Virtual or not, next week or not? 2nd presidential debate in limbo with Trump’s refusal to participate remotely
WASHINGTON (KKTV) - A second debate between presidential hopefuls could be in jeopardy after President Donald Trump rejected participating in a proposed virtual debate, resulting in sparring back and forth between the campaigns over a new date.
“I’m not going to waste my time on virtual debate. That’s not what debating is all about,” Trump said in an interview on Fox Business less than an hour after the Commission on Presidential Debates announced changing the format of the Oct. 15 town hall event from in-person to virtual. “You sit behind a computer and do a debate. It’s ridiculous, and then they cut you off whenever they want.”
The nonpartisan Commission on Presidential Debates (CPD) said it was changing the format for the health and safety of its participants. The president announced Oct. 2 he tested positive for the highly-contagious coronavirus, which was just a little over 48 hours after the first debate between the two candidates. The White House has declined to disclose when Trump last tested negative for the virus, and it’s unknown if he was symptomatic when he and Biden squared off on the same stage Sept. 29. Democratic challenger Joe Biden had expressed concerns about holding an in-person debate if Trump was not confirmed to be COVID-free. Per the Centers for Disease Control and Prevention, those exhibiting mild to moderate symptoms can be contagious for at least 10 days.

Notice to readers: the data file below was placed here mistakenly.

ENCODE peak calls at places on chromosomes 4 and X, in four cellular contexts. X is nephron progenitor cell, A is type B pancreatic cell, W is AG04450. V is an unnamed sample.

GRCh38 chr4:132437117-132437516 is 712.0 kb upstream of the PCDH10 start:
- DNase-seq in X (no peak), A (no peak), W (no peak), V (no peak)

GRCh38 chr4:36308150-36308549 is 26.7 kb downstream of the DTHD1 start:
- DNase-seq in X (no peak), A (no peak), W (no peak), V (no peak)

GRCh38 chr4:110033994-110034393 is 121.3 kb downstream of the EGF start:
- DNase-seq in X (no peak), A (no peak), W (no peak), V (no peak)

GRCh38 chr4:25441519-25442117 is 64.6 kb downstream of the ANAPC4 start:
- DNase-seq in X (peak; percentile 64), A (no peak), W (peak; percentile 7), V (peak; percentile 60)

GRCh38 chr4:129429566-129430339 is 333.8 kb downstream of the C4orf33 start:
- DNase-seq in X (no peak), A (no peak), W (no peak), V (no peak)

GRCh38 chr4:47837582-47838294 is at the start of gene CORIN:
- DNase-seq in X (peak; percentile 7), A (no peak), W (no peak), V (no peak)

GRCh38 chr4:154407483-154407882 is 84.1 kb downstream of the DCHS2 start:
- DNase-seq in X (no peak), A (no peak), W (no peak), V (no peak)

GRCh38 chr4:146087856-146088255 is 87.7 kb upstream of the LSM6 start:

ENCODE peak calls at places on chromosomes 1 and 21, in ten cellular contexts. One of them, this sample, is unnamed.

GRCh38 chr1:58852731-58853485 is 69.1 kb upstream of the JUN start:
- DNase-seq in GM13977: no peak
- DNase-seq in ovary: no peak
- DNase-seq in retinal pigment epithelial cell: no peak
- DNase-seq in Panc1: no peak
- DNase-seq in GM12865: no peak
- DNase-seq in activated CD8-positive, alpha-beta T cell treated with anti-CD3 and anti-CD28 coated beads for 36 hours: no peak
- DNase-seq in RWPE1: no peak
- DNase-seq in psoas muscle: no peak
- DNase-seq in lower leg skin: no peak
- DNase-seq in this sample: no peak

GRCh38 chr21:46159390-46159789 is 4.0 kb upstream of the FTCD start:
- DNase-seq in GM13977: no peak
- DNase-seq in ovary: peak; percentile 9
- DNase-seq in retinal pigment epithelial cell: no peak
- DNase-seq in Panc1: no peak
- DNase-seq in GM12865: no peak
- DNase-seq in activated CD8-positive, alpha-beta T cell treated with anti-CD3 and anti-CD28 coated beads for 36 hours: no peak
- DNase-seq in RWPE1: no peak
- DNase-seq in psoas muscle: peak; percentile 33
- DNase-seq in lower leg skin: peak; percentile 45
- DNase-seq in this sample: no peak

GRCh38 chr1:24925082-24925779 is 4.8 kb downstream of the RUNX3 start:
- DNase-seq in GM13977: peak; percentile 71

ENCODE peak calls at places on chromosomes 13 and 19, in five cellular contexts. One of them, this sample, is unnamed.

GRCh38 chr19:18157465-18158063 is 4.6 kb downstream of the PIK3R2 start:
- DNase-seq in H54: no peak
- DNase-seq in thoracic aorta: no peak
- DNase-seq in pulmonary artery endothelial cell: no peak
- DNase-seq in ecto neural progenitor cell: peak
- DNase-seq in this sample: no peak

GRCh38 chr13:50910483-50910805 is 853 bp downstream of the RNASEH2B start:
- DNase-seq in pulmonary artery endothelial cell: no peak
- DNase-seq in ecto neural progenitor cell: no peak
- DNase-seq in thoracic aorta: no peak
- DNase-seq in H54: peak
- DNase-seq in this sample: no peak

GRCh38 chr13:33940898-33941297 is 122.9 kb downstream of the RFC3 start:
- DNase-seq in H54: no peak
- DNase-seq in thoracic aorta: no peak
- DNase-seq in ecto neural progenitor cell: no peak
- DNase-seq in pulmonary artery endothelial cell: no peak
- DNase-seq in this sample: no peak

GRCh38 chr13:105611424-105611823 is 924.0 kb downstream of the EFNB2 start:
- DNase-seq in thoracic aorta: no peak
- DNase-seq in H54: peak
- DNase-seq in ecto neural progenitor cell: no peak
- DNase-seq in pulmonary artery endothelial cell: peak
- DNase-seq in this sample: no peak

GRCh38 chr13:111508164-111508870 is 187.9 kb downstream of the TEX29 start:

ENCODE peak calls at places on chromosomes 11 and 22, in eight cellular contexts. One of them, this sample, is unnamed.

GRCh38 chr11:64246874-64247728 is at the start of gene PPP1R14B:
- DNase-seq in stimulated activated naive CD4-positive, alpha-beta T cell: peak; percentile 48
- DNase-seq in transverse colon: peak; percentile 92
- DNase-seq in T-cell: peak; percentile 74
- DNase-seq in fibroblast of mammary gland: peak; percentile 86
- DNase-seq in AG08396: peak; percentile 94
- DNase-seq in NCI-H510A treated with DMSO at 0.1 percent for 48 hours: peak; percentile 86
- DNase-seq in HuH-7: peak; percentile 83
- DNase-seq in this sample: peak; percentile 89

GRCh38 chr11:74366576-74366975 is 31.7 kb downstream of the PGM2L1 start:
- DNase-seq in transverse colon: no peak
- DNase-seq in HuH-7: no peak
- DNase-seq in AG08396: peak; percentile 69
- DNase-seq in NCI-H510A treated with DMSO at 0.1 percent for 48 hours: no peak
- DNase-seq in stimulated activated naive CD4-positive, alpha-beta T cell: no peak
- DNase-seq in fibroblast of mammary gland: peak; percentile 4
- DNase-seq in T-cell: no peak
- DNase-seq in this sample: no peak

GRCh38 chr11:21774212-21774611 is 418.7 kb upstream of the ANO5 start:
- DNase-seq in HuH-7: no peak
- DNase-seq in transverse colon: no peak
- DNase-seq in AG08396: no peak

Trump railed against the virtual debate during his interview with Fox, vowing not to participate. His campaign released a statement a short time later, reading in part, “For the swamp creatures at the Presidential Debate Commission to now rush to Joe Biden’s defense by unilaterally canceling an in-person debate is pathetic. That’s not what debates are about or how they’re done.”
Biden’s campaign said he was prepared to accept the proposed virtual debate, but with the president’s refusal, he would find “an appropriate place to take questions from voters directly on Oct. 15.” His campaign proposed instead pushing the town hall debate to Oct. 22, which is when the third debate is currently scheduled.
“The voters should have a chance to ask questions of both candidates, directly. Every presidential candidate since 1992 has participated in such an event, and it would be a shame if Donald Trump was the first to refuse.”
Trump’s campaign agreed to the Oct. 22 date provided it was face to face and offered up Oct. 29 as a new date for the third debate. Biden’s campaign rejected a debate that late in the election cycle; the 29th is a Thursday and Election Day is the following Tuesday,
The Commission on Presidential Debates has not weighed in on any of the proposed dates.
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